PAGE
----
The Dearborn, Mich., auto giant earned 60 cents a share in the third quarter, compared with 11 cents a share in the year-earlier quarter. The latest adjusted earnings were 65 cents a share against the year-earlier 34 cents.
Revenue reached $37.5 billion from $36.99 billion.
A survey of analysts by FactSet produced consensus estimates of net income of 18 cents a share, or an adjusted 20 cents, on revenue of $35.72 billion.
At last check Ford shares were trading up 5.8% at $8.15. They finished the regular session on Wednesday down 2.7% at $7.71.
The third quarter “reflected Ford’s better execution and benefits from the company’s decision two years ago to reallocate capital to franchise strengths – pickup trucks, SUVs, commercial vehicles and iconic passenger vehicles – and phase out unprofitable sedans,” Chief Executive Jim Farley said in a statement.
Ford Credit also had its “strongest performance in 15 years,” the company said.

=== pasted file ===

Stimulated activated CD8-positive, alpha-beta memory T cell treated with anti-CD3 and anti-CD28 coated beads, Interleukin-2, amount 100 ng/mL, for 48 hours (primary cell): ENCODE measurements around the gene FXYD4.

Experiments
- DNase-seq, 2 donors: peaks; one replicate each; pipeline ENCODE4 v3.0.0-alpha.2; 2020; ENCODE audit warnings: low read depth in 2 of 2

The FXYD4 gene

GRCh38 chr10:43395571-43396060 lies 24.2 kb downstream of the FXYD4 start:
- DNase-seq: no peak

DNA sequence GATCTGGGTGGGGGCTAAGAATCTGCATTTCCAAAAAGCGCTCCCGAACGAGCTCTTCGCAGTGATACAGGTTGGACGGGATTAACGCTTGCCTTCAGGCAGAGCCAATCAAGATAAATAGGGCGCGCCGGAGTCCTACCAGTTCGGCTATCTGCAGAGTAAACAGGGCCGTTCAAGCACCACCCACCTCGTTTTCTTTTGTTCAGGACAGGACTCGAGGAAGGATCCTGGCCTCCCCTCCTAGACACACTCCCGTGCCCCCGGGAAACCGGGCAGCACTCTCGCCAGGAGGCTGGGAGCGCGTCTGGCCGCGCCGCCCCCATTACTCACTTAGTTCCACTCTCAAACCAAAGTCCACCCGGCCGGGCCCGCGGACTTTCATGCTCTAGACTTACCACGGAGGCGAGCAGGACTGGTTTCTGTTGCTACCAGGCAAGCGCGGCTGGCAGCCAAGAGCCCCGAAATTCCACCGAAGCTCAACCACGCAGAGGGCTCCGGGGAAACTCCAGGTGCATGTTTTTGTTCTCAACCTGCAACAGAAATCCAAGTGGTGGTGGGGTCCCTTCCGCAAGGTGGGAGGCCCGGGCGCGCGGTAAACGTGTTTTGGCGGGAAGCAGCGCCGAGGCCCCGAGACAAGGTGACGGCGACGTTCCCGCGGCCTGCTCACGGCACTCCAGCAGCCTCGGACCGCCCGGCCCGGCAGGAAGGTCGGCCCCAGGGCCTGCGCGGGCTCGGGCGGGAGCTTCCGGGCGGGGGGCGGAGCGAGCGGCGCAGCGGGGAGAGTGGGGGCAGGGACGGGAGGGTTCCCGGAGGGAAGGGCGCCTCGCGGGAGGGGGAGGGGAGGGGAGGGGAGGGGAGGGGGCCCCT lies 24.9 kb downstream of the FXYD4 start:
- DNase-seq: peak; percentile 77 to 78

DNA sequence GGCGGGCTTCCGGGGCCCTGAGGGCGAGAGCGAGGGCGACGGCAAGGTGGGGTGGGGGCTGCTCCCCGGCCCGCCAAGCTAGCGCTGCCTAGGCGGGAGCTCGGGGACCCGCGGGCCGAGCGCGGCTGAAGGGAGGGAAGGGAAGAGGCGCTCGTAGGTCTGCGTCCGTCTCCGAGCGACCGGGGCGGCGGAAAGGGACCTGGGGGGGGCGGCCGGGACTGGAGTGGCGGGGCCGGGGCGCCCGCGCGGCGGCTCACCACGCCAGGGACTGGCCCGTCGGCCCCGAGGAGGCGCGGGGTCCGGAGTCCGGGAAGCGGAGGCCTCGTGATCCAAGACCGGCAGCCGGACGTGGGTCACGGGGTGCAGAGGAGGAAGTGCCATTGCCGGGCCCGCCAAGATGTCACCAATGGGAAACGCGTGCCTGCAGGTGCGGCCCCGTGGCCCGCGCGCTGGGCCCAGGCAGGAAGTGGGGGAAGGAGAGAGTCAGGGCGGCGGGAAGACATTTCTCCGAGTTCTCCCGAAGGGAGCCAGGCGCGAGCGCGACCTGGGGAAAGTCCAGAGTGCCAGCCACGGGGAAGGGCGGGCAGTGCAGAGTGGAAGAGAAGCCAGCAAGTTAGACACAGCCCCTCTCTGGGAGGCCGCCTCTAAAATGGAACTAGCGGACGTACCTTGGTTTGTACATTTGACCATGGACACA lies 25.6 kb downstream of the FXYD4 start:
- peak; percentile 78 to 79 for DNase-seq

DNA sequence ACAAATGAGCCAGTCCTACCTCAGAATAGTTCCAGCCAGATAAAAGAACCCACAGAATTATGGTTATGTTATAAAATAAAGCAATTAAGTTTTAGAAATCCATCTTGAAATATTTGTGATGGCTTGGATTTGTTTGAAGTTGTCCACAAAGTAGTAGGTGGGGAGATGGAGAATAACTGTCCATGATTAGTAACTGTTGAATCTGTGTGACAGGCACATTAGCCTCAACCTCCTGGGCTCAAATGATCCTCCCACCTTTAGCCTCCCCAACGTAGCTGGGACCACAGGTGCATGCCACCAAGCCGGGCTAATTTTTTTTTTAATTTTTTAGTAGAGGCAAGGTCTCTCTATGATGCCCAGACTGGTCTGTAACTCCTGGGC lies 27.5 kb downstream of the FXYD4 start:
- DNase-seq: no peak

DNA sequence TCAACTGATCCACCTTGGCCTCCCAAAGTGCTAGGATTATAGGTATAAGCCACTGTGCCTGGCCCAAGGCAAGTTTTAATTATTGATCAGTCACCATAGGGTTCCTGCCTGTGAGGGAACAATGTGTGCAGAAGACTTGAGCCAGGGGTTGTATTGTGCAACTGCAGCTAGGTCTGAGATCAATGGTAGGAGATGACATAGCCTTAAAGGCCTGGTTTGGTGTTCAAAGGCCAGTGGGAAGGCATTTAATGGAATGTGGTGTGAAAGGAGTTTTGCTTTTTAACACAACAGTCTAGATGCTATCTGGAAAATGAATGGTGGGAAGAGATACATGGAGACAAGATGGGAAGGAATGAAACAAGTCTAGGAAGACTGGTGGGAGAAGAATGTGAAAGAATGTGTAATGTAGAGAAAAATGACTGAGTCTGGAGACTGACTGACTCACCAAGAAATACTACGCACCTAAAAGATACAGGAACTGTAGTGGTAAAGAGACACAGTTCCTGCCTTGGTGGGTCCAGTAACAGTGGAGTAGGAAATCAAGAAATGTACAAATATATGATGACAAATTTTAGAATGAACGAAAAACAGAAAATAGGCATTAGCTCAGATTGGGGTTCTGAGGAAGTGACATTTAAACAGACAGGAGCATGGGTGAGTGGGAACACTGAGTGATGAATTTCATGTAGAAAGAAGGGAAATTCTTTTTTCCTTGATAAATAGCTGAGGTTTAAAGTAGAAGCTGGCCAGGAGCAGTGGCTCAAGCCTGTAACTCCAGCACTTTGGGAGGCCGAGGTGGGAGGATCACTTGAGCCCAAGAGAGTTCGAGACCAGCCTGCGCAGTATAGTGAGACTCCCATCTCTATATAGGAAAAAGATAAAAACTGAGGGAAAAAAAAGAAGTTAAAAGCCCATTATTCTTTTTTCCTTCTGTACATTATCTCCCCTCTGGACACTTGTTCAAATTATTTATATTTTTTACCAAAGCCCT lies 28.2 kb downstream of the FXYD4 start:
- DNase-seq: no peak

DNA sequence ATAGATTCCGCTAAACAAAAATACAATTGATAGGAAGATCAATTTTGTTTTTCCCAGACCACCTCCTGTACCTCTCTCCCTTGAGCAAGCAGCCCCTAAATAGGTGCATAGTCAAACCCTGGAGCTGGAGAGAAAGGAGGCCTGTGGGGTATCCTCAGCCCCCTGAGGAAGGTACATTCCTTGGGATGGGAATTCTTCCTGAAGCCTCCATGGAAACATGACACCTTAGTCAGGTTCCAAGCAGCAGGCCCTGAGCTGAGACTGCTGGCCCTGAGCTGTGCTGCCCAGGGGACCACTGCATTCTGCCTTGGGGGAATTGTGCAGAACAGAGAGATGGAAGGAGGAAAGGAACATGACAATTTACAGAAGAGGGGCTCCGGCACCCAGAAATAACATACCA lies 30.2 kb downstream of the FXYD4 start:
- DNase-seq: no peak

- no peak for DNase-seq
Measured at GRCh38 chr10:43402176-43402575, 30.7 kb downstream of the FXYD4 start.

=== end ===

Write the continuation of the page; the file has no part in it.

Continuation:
On Oct. 13 Deutsche Bank analyst Emmanuel Rosner made what the investment firm calls a catalyst buy on Ford.
That’s a short-term call. Rosner, according to Barron’s, actually had a hold rating on the stock with a $9 price target.
“Ford could materially outperform [third-quarter] consensus earnings expectations,” Rosner wrote in a report.
CEO Farley, who took the top job in October, and “a robust product cycle could prompt investors to anticipate a more aggressive turnaround trajectory, helping the stock” trade at a higher multiple in the near term, the analyst wrote.
And on Oct. 12 Benchmark analyst Michael Ward upgraded Ford to buy from hold and set a stock-price target of $10.
The analyst cited “better-than-expected North American production, a positive shift in mix and improving metrics in the auto credit markets.”
Looking ahead, Ford anticipates fourth-quarter adjusted results before interest and tax to range from break-even to a $500 million loss.
Based on that Q4, Ford expects positive adjusted company EBIT for full-year 2020.